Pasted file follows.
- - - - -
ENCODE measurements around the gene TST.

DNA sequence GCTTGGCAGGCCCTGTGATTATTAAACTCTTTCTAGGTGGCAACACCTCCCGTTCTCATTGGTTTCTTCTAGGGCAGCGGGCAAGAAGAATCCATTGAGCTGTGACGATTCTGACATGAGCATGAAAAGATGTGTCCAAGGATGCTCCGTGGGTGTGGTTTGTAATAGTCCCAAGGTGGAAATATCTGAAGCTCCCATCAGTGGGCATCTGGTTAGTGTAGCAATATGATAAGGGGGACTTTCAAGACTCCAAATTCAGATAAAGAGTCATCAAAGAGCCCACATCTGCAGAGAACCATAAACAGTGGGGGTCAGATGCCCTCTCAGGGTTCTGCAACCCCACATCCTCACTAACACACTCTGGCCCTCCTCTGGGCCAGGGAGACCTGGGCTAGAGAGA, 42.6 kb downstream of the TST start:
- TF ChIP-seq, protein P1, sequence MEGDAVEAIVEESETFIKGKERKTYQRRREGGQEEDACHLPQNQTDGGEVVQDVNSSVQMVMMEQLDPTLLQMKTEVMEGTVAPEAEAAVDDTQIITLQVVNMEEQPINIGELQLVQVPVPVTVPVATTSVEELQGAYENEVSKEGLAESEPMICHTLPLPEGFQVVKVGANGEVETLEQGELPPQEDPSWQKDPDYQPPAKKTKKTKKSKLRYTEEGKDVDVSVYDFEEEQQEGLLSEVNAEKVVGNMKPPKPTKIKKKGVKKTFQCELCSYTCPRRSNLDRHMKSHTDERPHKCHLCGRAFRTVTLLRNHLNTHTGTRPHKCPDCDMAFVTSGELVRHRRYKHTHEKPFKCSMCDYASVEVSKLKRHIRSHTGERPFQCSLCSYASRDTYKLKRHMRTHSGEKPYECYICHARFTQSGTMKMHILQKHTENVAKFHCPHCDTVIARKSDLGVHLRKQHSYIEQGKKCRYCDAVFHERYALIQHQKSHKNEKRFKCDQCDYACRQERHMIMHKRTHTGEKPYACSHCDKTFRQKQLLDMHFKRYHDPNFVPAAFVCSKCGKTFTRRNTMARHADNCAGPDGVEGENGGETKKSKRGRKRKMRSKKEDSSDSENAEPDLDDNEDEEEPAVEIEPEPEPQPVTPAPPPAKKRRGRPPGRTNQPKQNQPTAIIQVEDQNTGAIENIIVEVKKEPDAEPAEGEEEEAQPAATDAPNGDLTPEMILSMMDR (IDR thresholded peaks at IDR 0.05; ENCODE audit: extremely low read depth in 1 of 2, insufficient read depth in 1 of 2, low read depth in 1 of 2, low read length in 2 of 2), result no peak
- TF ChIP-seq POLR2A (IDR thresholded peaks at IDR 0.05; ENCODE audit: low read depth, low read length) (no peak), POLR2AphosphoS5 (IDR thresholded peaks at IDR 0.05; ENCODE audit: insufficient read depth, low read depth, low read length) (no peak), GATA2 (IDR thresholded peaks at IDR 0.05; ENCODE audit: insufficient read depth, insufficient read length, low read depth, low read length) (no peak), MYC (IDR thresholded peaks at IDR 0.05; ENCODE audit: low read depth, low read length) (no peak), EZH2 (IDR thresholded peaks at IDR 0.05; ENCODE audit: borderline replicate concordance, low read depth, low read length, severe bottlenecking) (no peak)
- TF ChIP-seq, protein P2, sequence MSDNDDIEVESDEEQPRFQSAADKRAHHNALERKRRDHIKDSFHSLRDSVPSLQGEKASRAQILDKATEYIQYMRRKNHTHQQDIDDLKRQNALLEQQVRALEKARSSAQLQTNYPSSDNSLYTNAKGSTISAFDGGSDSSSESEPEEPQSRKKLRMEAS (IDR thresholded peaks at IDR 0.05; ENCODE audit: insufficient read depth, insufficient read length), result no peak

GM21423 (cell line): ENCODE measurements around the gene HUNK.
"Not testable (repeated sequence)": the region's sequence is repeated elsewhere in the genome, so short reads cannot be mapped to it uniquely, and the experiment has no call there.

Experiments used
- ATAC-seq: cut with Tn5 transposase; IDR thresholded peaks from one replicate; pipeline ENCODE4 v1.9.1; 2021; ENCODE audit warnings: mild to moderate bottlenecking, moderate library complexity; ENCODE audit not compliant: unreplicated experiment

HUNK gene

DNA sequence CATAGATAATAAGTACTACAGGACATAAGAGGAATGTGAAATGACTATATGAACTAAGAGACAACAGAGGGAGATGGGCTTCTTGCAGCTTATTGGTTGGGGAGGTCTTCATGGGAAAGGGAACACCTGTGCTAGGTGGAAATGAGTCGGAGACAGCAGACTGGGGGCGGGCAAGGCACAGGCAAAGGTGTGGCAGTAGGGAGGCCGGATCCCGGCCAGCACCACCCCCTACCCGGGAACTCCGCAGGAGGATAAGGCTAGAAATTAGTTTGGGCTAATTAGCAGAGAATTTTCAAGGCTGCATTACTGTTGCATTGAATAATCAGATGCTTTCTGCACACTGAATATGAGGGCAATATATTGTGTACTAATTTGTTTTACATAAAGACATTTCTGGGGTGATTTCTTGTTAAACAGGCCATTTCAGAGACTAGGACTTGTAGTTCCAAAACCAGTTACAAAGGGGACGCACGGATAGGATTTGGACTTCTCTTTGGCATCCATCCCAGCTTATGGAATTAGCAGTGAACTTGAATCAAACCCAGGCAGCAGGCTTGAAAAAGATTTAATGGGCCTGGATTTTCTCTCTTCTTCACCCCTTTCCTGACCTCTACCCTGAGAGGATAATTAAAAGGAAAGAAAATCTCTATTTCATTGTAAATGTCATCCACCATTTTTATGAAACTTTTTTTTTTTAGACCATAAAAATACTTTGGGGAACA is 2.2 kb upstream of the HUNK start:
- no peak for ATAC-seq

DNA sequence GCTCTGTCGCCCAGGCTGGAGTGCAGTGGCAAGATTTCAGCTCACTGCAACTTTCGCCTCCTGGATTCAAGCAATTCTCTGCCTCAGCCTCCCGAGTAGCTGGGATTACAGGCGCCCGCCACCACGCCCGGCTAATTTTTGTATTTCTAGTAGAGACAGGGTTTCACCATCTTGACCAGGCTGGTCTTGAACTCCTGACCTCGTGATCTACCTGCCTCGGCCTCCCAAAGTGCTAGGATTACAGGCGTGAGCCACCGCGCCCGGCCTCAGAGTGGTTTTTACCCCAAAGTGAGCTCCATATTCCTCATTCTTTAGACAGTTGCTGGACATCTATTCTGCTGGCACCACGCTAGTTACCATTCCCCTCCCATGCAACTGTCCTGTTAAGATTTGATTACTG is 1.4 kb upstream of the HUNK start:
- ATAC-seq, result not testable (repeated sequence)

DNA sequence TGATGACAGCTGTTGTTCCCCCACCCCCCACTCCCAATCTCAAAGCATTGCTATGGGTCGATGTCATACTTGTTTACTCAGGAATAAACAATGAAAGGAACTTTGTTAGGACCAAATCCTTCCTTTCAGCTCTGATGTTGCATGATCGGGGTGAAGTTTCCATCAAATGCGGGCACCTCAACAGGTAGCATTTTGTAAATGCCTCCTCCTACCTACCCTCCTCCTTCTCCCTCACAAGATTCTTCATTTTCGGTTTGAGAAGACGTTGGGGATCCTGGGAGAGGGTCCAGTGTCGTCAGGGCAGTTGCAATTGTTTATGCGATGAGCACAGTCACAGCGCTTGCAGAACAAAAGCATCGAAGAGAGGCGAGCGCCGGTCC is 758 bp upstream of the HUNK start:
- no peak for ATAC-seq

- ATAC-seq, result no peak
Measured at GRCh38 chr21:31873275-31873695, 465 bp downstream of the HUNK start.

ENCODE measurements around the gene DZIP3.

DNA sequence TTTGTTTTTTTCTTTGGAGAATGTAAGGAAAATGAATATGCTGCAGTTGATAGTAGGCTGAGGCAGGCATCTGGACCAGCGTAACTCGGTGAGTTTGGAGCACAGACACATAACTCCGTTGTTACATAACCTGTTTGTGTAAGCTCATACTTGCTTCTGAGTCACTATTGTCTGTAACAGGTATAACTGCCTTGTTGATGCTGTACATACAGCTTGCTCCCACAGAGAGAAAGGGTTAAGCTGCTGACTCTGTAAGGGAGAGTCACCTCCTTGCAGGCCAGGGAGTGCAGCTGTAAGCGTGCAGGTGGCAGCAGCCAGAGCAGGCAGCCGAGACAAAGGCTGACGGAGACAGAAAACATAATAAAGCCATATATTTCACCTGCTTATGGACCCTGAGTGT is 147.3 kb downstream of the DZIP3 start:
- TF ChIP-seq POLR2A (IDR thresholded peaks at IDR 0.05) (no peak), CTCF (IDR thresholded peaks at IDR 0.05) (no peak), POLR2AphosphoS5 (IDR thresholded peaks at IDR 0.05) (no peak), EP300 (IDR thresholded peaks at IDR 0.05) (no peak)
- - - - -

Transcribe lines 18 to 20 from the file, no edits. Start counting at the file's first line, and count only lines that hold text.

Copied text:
Measured at GRCh38 chr21:31873275-31873695, 465 bp downstream of the HUNK start.

ENCODE measurements around the gene DZIP3.

DNA sequence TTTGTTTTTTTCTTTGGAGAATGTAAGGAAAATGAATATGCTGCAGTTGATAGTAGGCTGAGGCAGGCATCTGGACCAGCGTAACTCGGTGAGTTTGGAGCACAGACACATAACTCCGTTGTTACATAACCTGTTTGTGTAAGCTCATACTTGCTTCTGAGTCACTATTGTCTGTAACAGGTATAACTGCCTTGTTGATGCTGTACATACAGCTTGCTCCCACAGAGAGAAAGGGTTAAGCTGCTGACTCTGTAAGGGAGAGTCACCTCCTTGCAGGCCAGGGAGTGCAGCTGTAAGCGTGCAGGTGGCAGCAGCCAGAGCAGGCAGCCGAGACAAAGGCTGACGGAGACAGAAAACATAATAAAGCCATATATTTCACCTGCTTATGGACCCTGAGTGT is 147.3 kb downstream of the DZIP3 start: